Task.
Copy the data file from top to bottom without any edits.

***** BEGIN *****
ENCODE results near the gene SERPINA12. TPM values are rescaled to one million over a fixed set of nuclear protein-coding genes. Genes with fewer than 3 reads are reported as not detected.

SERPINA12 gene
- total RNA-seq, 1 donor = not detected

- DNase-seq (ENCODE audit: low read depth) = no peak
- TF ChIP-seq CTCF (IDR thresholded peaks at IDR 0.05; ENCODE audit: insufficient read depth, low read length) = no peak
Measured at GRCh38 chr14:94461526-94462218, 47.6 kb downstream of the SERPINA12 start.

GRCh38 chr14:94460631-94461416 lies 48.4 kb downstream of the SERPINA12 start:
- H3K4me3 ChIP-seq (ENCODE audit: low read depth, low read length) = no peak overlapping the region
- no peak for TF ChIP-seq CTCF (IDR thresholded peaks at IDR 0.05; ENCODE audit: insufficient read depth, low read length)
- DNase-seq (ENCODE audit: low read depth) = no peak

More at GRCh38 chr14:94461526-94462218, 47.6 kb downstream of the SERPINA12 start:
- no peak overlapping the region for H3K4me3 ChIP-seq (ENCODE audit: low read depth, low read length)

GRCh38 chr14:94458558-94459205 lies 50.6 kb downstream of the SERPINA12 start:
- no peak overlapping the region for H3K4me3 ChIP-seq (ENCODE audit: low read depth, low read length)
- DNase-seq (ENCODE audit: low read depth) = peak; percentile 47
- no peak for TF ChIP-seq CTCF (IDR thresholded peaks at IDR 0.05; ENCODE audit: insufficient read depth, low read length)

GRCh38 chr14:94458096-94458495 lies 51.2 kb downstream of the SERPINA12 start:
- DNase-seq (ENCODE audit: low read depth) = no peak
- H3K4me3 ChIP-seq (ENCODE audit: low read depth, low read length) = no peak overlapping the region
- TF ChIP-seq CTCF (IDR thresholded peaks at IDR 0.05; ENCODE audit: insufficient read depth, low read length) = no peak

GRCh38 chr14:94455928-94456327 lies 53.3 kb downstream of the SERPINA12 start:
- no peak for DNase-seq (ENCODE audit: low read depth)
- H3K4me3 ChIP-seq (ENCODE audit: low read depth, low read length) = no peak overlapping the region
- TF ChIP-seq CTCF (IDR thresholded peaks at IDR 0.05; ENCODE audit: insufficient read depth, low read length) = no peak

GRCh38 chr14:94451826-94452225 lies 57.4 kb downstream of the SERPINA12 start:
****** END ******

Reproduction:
ENCODE results near the gene SERPINA12. TPM values are rescaled to one million over a fixed set of nuclear protein-coding genes. Genes with fewer than 3 reads are reported as not detected.

SERPINA12 gene
- total RNA-seq, 1 donor = not detected

- DNase-seq (ENCODE audit: low read depth) = no peak
- TF ChIP-seq CTCF (IDR thresholded peaks at IDR 0.05; ENCODE audit: insufficient read depth, low read length) = no peak
Measured at GRCh38 chr14:94461526-94462218, 47.6 kb downstream of the SERPINA12 start.

GRCh38 chr14:94460631-94461416 lies 48.4 kb downstream of the SERPINA12 start:
- H3K4me3 ChIP-seq (ENCODE audit: low read depth, low read length) = no peak overlapping the region
- no peak for TF ChIP-seq CTCF (IDR thresholded peaks at IDR 0.05; ENCODE audit: insufficient read depth, low read length)
- DNase-seq (ENCODE audit: low read depth) = no peak

More at GRCh38 chr14:94461526-94462218, 47.6 kb downstream of the SERPINA12 start:
- no peak overlapping the region for H3K4me3 ChIP-seq (ENCODE audit: low read depth, low read length)

GRCh38 chr14:94458558-94459205 lies 50.6 kb downstream of the SERPINA12 start:
- no peak overlapping the region for H3K4me3 ChIP-seq (ENCODE audit: low read depth, low read length)
- DNase-seq (ENCODE audit: low read depth) = peak; percentile 47
- no peak for TF ChIP-seq CTCF (IDR thresholded peaks at IDR 0.05; ENCODE audit: insufficient read depth, low read length)

GRCh38 chr14:94458096-94458495 lies 51.2 kb downstream of the SERPINA12 start:
- DNase-seq (ENCODE audit: low read depth) = no peak
- H3K4me3 ChIP-seq (ENCODE audit: low read depth, low read length) = no peak overlapping the region
- TF ChIP-seq CTCF (IDR thresholded peaks at IDR 0.05; ENCODE audit: insufficient read depth, low read length) = no peak

GRCh38 chr14:94455928-94456327 lies 53.3 kb downstream of the SERPINA12 start:
- no peak for DNase-seq (ENCODE audit: low read depth)
- H3K4me3 ChIP-seq (ENCODE audit: low read depth, low read length) = no peak overlapping the region
- TF ChIP-seq CTCF (IDR thresholded peaks at IDR 0.05; ENCODE audit: insufficient read depth, low read length) = no peak

GRCh38 chr14:94451826-94452225 lies 57.4 kb downstream of the SERPINA12 start: